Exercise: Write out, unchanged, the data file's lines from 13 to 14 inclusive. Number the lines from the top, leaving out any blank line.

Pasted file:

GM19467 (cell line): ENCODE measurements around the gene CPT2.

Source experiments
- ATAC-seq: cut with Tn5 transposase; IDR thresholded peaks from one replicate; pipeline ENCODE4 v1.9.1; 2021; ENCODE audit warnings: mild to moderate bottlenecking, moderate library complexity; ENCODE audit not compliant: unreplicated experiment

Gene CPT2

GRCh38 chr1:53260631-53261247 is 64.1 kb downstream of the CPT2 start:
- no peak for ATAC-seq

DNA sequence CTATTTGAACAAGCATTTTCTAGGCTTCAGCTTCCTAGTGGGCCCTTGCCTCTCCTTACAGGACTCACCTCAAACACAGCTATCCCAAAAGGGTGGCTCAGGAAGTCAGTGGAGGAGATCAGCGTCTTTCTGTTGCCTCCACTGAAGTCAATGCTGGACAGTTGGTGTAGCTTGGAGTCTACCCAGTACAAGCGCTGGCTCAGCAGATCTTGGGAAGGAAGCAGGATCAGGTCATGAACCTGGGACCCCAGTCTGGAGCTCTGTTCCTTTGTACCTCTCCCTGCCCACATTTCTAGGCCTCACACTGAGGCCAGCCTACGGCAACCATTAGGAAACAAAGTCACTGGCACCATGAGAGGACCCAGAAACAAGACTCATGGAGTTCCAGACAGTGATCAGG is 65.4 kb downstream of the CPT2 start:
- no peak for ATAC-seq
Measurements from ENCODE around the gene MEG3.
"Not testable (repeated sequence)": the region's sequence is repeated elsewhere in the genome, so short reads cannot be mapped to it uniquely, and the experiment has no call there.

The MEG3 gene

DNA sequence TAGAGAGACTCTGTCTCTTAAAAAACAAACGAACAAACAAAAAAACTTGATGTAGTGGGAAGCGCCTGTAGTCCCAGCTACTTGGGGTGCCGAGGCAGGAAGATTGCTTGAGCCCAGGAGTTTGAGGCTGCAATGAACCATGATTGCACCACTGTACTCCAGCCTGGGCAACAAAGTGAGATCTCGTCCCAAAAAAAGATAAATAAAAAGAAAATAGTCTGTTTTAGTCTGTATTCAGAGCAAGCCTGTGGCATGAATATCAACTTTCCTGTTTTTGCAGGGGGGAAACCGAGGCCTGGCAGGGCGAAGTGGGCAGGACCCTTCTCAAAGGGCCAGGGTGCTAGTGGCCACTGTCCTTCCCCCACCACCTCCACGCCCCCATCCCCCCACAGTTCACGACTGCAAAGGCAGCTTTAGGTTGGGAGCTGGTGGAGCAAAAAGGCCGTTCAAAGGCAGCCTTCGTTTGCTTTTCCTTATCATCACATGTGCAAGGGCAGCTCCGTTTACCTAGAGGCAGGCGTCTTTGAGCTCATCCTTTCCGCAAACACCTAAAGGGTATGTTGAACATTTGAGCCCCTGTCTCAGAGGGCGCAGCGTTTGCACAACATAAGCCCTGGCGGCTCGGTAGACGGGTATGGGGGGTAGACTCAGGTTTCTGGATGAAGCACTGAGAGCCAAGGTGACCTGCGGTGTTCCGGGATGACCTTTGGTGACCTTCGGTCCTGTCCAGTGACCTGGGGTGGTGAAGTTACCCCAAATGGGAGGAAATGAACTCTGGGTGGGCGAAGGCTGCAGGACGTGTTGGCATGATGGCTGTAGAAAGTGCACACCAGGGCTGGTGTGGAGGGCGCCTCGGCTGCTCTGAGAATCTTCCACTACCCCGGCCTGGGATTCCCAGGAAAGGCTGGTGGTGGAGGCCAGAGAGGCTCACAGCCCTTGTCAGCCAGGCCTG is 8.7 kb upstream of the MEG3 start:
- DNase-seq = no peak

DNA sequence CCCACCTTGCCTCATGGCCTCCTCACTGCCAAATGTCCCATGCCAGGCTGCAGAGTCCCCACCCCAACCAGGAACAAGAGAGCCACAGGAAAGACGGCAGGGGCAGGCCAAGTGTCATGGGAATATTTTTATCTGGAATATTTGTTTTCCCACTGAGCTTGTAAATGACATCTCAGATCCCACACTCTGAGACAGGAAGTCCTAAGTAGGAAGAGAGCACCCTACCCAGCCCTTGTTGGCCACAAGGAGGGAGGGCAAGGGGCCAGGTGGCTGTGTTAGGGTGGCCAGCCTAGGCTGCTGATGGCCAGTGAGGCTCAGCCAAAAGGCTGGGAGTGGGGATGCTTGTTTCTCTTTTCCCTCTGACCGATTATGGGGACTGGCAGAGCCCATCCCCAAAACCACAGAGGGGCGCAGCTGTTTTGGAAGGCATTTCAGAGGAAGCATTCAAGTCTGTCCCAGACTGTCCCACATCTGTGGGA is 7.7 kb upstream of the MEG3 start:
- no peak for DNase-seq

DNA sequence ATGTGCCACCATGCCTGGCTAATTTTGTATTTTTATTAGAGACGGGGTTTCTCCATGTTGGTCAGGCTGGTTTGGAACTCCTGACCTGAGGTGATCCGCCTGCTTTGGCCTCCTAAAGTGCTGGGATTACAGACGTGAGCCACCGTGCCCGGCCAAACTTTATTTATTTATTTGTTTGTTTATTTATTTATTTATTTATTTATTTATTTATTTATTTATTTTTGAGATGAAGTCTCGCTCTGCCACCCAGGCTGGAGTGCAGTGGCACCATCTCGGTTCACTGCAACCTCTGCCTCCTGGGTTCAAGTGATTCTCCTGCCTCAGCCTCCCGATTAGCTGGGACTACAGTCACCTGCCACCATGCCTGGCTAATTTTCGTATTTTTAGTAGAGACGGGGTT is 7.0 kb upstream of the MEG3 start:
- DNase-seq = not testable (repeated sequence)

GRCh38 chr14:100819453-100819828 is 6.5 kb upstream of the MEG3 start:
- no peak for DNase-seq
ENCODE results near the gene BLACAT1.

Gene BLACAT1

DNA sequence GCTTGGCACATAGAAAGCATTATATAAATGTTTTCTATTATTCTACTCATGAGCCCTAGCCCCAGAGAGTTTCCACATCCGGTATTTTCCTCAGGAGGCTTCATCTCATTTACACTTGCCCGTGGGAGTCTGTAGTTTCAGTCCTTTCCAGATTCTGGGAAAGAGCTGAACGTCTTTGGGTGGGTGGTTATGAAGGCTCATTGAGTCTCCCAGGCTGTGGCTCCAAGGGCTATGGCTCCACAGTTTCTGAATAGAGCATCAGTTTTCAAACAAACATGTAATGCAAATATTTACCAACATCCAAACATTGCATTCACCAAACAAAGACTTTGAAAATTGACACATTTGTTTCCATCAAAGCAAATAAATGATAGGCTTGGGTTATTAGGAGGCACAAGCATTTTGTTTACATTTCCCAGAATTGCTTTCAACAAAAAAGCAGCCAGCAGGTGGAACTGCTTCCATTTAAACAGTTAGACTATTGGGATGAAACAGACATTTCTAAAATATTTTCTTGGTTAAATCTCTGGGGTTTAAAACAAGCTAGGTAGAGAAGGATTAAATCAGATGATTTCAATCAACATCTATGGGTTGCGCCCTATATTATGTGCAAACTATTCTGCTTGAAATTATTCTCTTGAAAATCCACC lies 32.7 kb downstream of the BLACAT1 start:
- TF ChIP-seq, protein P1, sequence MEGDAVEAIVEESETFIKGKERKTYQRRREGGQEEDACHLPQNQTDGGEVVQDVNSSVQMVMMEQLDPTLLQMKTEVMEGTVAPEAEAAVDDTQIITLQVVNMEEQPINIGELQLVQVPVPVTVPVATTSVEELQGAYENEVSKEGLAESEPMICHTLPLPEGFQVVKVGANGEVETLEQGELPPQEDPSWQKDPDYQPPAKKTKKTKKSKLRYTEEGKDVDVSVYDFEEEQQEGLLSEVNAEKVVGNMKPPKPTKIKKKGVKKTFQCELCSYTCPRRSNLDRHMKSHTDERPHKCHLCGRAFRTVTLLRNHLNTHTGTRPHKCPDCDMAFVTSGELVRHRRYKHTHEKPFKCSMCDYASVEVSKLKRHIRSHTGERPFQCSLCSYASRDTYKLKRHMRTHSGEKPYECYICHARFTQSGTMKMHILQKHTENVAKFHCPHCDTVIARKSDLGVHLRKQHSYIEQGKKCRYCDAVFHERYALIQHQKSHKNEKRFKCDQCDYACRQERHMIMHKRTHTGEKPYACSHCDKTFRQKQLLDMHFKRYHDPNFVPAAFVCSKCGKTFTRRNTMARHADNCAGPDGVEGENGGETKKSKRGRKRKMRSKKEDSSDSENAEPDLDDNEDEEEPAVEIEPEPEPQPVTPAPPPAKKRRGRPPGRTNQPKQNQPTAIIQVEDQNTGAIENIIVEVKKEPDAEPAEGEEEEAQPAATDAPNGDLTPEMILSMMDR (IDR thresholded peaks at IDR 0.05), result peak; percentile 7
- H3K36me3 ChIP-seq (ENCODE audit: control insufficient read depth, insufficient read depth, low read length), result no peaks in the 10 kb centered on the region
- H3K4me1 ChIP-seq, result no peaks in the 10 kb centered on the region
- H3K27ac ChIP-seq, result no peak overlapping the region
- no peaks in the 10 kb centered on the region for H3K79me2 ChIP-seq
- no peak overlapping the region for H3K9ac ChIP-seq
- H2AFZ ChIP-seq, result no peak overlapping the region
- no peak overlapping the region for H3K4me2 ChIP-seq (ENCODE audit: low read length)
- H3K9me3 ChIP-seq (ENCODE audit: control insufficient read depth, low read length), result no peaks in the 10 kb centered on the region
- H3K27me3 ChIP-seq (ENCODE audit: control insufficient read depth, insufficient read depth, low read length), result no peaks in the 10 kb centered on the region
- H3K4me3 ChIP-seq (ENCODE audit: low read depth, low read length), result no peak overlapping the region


- DNase-seq = no peak

DNA sequence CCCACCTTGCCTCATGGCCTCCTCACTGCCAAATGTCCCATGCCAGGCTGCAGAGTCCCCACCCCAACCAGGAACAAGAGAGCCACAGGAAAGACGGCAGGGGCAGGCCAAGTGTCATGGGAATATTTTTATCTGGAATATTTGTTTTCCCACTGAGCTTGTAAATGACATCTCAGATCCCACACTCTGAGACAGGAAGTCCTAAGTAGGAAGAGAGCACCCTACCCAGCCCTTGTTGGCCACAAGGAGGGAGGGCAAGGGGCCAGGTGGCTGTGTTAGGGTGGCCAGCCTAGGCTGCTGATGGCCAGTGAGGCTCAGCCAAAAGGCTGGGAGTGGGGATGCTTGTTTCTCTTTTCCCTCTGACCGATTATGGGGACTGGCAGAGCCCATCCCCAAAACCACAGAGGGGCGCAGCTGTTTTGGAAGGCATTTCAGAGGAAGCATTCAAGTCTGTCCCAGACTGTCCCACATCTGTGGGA is 7.7 kb upstream of the MEG3 start: